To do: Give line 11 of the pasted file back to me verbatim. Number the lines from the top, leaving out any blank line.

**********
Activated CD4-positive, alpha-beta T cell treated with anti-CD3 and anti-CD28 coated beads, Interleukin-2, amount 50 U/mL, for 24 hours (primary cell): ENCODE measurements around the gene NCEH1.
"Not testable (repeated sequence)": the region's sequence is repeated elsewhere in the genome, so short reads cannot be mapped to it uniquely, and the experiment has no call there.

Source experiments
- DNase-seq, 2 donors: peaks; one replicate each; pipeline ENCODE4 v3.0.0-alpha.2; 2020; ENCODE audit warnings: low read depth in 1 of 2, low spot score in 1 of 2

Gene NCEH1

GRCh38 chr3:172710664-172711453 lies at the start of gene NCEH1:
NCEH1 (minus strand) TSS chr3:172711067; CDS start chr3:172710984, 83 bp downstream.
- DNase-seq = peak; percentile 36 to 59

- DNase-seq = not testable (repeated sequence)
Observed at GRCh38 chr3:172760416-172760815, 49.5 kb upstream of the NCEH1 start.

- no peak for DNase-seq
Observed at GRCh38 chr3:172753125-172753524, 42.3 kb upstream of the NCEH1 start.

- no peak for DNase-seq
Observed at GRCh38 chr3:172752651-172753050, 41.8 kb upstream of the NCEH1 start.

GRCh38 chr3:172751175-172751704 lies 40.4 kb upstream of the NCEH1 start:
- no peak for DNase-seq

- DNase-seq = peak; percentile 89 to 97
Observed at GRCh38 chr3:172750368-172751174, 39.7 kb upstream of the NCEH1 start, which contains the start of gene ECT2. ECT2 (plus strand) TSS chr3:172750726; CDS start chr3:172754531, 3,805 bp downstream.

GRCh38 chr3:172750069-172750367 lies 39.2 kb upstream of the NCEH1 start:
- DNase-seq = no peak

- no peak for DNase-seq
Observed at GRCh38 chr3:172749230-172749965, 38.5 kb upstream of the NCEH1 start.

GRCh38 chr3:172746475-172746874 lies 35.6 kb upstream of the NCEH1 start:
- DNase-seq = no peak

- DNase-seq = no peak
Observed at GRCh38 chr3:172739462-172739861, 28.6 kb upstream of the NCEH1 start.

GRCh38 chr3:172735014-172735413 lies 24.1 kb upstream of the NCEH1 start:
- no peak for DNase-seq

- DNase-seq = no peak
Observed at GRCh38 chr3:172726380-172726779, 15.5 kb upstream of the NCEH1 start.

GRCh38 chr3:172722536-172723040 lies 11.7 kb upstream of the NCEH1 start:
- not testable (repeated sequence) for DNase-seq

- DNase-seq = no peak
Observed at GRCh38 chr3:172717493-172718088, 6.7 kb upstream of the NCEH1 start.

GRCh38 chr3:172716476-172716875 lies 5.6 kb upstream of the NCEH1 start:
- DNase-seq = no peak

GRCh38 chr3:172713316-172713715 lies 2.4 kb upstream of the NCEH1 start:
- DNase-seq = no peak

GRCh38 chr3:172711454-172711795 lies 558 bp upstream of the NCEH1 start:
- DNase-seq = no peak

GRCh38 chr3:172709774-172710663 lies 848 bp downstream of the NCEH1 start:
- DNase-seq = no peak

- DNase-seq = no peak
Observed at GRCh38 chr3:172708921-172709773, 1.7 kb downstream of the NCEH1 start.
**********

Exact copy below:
- no peak for DNase-seq